Baseball Profile
Buck O'Neil
"Perfect Timing," Memories and Dreams: Official Magazine of the Baseball Hall of Fame,
Spring 2022 by Steve Wulf
Buck O'Neil's Remarkable Life Story Continues with His Election to the Hall of Fame.
When Hall of Fame reliever Lee Smith heard that Buck O'Neil had been elected to the Hall of Fame the emotions flowed like they rarely have.
The 6-foot-5, 250-plus pound Smith - one of the most intimidating pitchers of any era - began crying.
"There may be better players than Buck in that sacred room," Smith said of the Hall of Fame Plaque Gallery, "but I'm pretty sure he'll be the best man in there."

L-R: Buck O'Neil, Lee Smith, Ernie Banks
O'Neil, who passed away in 2006 at the age of 94, always said that he was right on time. This year, too, there will be a sense that he's arriving at the right moment. In a nation that's deeply divided and looking over its shoulder at a pandemic, O'Neil's grace, wisdom and humility remind us of what a great nation this is, of what a great game this is.
Born Nov. 13, 1911, in Carrabelle, Fla., O'Neil was the grandson of a slave who grew strong carrying celery crates in Sarasota, Fla. By 1937, he had worked his way into the lineup of the Memphis Red Sox of the Negro American League. A year later, he joined the Kansas City Monarchs, where as a player and manager he would lead one of the greatest teams in history.
After serving in the Philippines in the Navy during World War II, O'Neil returned to marry the love of his life, Ora Lee Owens. Soon he found a role in preparing players to follow in Jackie Robinson's footsteps: Ernie Banks, Elston Howard, Gene Baker, Hank Thomp­son, Lou Johnson. The integration of baseball meant the demise of the Negro Leagues, so after the 1955 season, O'Neil became a full-time scout for the Cubs, driving 40,000 miles a season so that he could discover someone who might someday be a Hall of Famer - some­one like a skinny but speedy outfielder from Southern University named Lou Brock.
He also worked with the Cubs' minor leaguers, helping players like future Hall of Famer Billy Williams find their confidence. In May 1962, the Cubs made O'Neil the first Black coach in the National League or American League. But after a while, he was ready for a change.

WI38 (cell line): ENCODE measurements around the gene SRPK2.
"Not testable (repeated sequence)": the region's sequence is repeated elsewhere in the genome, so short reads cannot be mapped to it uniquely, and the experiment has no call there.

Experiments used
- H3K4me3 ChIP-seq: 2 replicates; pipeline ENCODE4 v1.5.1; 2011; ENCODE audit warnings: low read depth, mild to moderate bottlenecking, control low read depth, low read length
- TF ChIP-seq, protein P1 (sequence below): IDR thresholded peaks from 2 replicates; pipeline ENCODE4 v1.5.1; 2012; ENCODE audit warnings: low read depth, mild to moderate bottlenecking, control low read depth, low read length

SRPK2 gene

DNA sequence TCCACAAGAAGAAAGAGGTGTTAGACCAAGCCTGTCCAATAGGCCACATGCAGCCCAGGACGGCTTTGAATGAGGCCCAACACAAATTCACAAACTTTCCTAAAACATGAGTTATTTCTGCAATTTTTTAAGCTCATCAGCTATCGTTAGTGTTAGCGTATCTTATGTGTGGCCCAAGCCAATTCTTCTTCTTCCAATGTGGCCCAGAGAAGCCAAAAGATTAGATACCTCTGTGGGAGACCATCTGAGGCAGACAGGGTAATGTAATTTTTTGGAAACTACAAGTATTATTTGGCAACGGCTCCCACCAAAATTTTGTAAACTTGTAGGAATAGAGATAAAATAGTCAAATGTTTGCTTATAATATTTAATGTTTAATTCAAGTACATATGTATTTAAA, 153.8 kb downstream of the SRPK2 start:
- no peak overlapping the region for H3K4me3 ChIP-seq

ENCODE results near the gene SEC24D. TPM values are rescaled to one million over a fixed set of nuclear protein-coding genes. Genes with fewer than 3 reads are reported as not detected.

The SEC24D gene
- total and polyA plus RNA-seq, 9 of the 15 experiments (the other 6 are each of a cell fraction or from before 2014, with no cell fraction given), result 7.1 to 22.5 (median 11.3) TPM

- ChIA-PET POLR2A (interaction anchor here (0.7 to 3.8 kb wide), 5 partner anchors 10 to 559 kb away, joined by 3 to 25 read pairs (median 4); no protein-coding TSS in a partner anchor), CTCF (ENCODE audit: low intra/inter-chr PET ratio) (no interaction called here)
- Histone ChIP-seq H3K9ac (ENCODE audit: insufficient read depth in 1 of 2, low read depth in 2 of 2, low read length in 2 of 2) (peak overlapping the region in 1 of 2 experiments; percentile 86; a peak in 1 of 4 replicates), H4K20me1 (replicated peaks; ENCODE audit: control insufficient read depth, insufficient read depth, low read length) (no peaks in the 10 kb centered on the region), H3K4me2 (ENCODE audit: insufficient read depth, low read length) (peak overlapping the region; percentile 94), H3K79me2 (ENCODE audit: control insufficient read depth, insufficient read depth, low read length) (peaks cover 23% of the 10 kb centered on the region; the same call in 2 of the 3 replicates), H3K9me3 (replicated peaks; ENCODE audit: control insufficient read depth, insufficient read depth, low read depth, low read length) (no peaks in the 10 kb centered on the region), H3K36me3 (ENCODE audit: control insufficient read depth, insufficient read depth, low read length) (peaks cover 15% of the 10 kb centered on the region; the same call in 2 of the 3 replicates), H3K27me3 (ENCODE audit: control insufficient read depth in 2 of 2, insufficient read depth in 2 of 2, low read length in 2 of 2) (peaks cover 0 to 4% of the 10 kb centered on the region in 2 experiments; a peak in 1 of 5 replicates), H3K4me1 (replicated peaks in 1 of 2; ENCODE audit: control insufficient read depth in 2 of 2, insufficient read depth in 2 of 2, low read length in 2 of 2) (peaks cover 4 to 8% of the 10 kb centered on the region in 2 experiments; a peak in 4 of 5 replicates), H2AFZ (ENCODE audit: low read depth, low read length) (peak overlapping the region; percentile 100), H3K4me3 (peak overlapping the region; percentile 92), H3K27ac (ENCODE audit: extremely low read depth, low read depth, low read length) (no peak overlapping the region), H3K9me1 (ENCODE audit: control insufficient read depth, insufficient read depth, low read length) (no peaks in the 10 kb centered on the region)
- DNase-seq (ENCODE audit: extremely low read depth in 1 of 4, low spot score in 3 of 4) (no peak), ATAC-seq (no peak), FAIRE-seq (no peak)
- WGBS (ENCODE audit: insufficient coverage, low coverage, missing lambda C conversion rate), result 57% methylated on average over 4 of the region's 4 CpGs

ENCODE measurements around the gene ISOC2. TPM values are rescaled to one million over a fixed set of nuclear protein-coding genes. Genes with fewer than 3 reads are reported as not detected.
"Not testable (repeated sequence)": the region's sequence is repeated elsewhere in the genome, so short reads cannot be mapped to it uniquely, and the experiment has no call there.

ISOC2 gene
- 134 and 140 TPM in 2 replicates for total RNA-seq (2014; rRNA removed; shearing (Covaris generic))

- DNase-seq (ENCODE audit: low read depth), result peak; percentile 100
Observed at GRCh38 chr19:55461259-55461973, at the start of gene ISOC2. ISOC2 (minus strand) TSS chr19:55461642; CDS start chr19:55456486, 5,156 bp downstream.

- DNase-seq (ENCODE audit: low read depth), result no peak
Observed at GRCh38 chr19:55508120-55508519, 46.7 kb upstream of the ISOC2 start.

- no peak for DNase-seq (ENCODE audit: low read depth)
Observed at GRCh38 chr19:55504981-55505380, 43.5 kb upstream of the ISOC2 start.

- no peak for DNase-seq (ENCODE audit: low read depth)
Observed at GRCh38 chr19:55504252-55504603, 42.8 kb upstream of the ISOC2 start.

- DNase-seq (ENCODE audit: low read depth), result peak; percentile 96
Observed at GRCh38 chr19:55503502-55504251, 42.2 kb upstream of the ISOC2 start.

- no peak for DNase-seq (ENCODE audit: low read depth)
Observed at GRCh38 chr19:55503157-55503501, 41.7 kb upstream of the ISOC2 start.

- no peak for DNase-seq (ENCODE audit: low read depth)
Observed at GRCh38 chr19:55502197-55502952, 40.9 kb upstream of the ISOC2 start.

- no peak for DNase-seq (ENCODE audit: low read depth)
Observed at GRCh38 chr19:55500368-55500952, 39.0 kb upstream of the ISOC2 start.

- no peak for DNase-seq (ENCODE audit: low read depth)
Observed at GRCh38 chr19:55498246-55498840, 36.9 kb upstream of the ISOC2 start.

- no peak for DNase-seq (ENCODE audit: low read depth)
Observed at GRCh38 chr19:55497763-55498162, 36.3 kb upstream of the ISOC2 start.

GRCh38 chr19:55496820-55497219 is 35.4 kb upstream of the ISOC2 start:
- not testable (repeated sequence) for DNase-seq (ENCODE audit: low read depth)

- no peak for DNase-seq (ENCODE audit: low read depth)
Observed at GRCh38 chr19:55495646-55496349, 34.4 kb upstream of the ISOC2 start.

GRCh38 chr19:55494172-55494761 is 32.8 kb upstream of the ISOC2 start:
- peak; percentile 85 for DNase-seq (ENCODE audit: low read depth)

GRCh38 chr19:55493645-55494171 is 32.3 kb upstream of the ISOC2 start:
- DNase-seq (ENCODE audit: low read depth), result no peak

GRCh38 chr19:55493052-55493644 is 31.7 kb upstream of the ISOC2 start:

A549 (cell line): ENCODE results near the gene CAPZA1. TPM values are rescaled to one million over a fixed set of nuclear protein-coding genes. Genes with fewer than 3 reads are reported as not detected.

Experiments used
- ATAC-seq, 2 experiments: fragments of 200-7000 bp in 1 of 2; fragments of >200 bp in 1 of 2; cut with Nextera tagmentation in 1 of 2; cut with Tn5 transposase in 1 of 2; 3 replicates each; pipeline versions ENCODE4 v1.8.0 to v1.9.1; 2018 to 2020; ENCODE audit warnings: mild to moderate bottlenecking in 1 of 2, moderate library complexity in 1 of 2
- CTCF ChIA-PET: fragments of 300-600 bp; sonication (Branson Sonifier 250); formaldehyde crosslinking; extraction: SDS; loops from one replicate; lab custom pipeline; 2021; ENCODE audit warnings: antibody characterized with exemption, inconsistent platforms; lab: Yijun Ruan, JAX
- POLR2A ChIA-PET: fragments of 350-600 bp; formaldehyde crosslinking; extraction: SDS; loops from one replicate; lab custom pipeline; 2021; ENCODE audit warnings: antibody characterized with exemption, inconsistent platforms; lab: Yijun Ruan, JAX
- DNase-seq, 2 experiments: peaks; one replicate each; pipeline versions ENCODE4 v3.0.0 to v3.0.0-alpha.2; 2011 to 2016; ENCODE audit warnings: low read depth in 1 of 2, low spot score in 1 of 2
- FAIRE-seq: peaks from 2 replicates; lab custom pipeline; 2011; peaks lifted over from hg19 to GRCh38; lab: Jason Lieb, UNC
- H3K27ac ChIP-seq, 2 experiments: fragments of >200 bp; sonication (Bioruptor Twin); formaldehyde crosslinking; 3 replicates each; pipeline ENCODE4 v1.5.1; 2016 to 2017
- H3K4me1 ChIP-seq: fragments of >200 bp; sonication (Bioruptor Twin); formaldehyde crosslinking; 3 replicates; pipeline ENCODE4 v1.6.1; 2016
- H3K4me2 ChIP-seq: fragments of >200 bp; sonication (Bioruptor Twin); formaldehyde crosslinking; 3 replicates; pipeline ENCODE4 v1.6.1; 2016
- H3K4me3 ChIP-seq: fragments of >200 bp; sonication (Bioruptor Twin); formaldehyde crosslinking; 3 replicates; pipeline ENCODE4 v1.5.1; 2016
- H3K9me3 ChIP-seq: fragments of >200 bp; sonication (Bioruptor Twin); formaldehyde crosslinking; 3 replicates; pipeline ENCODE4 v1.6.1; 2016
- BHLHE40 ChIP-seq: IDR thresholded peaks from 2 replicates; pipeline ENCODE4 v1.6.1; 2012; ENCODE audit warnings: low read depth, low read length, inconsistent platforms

So he went back to scouting. In 1974, he watched Lee Smith pitch for Castor (La.) High School and saw the young hurler's potential.
"Buck changed my life," Smith said. "Not just because he signed me but because of the way he carried himself. At the time, I was consiering playing basketball in college. Remem­ber Joe Adcock, the first baseman for the Braves? Well, he owned a horse farm where I basically shoveled (manure) all day, and I asked what I should do, play basketball in college or sign with the Cubs for $10,000. He told me to ask Buck for more money, so I did, and he came up with it. Later on, when I was struggling in the minors - I didn't want to be a reliever - Buck convinced me it was the way to go."
What followed was an amazing 18 major league seasons and an even more amazing 478 saves, third on the all-time list behind Mariano Rivera and Trevor Hoffman. "Whenever I ran into Buck," said Smith, "he never failed to ask, 'How's Bessie?' He met my mom in 1975!"
In 1994, O'Neil himself was discovered. That's when PBS aired Baseball, which Ken Burns and producer Lynn Novick had taken more than four years to prepare. Divided into nine episodes, its most powerful was the fifth, entitled "Shadow Ball." That was the name of te pantomime of baseball - without the ball - that Negro Leaguers often performed before games, and also a metaphor for the Black baseball that shadowed the segregated majors. It is O'Neil who best illuminates those shadows to reveal the glory and pain of the Negro Leagues.
That was also the year that a new Negro League Baseball Museum opened in Kansas City, thanks to the tireless efforts of O'Neil and people like current President Bob Kendrick and Royals second baseman Frank White.
At the time, O'Neil said: "If we don't do something ... the memory of Black baseball is going to die."
Buck O'Neil made sure it would not.